In an Indie Wire article by Eric Kohn in October 2020 David Byrne of the Talking Heads is asked: “To what extent do you believe your art actually becomes a catalyst for change?”
Byrne replies: “I’ve been asking myself this question — how much influence art can have — and I don’t know the answer yet. In some cases, it definitely has an effect. In most cases, I think what it does is lets people know they’re not alone."
In the book Music is Power: Popular Songs, Social Justice, and the Will to Change author Brad Schreiber explores what Byrne is talking about. Can the protest song really change anything?
Schreiber takes you on a tour through the past 100 years of politically-conscious music from Pete Seeger to NWA. You look closely at genres, like reggae, country, metal, rap, punk, folk and soul. You learn how protest songs become rallying cries to victims of injustice.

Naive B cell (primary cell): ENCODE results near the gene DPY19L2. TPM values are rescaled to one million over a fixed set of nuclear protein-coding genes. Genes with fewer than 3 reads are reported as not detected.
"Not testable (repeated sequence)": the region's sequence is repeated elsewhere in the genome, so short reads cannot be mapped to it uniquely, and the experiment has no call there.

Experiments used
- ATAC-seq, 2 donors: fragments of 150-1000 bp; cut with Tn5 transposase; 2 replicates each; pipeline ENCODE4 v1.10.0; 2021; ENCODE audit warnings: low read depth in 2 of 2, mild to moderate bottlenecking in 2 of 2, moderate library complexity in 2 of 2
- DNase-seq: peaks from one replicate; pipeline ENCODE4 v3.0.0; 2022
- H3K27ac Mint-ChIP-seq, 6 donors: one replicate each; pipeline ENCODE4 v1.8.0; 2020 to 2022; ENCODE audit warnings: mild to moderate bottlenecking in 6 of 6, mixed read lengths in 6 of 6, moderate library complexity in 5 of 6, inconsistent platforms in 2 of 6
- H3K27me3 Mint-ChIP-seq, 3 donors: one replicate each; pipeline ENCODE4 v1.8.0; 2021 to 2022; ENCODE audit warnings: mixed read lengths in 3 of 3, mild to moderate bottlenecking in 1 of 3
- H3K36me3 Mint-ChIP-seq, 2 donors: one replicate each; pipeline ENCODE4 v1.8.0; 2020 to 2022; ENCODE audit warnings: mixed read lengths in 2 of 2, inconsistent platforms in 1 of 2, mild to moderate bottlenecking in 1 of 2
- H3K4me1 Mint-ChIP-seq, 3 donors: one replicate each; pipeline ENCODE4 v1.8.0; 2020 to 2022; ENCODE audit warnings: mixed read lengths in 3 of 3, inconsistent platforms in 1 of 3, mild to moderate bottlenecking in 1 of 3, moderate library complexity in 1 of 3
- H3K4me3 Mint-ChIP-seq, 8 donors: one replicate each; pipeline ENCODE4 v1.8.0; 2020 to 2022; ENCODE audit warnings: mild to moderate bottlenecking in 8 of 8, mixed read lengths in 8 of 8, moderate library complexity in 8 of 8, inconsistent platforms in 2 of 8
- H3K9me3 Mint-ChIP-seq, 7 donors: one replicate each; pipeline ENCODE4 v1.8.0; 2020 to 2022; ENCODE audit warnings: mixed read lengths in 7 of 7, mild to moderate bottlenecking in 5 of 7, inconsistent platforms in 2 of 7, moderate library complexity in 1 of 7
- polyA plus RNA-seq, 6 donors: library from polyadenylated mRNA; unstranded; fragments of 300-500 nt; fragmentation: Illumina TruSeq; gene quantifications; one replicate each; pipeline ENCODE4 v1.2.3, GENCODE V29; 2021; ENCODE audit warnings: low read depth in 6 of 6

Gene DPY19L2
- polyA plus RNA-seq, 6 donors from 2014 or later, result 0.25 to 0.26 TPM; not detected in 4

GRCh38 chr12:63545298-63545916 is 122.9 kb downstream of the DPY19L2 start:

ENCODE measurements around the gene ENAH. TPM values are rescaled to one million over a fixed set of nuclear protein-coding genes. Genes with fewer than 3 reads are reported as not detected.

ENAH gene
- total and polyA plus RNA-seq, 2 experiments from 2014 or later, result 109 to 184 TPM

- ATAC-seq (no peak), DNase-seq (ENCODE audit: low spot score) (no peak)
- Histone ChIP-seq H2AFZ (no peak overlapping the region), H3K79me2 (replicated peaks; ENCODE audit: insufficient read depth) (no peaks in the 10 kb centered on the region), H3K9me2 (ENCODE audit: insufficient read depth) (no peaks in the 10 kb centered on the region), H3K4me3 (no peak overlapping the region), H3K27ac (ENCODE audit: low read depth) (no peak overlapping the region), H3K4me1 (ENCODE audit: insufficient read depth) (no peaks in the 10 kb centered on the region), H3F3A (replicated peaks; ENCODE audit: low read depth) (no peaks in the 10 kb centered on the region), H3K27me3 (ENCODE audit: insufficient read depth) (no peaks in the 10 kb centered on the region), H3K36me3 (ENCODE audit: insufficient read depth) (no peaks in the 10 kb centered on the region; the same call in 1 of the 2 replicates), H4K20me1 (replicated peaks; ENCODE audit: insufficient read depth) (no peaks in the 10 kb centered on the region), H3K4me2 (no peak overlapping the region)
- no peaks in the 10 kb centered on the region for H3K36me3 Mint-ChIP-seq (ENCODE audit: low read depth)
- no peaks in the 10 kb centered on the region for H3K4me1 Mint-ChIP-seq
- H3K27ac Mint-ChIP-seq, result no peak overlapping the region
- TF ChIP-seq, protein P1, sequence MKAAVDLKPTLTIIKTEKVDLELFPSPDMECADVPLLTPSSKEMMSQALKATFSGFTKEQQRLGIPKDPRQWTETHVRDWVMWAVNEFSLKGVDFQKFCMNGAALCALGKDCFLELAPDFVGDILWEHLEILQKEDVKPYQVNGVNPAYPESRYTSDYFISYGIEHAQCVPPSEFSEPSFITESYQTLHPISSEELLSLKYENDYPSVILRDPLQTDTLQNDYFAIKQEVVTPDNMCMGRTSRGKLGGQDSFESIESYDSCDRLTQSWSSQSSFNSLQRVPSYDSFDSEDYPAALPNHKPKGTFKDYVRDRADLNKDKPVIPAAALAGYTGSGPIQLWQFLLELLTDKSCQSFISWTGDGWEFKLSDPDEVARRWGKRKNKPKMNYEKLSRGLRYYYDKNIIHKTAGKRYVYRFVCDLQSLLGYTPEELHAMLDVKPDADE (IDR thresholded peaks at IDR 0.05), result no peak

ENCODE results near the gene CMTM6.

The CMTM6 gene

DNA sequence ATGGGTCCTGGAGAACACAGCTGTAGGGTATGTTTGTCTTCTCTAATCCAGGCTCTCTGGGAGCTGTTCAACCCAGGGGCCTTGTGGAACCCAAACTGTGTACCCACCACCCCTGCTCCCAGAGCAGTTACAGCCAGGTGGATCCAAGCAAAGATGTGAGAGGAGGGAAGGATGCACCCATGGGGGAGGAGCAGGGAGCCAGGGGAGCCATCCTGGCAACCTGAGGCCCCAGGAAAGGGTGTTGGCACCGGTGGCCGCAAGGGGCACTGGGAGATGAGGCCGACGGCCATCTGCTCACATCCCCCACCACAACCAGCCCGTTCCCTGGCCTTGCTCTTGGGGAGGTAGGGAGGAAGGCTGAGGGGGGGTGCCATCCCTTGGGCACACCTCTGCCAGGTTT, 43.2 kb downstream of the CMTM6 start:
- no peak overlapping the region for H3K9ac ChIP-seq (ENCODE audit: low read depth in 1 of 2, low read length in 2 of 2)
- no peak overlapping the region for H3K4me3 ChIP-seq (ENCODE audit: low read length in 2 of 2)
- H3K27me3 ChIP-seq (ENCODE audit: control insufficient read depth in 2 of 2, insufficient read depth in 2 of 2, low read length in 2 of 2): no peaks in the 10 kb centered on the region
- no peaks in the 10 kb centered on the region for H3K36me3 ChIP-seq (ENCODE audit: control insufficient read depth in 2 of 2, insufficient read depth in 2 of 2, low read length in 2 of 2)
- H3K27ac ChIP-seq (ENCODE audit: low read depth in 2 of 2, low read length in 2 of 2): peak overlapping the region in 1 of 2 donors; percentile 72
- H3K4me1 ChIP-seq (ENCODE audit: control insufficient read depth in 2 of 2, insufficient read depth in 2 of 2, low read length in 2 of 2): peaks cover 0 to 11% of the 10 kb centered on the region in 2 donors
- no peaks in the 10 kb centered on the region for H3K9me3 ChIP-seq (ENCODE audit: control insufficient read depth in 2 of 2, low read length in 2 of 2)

In the end, maybe protest music won’t change things as much as we hope, but it can make you feel less alone in your work towards that change.
My covers and original protest songs are together in one album called The Protest Project and it’s available for free at kregmusic.com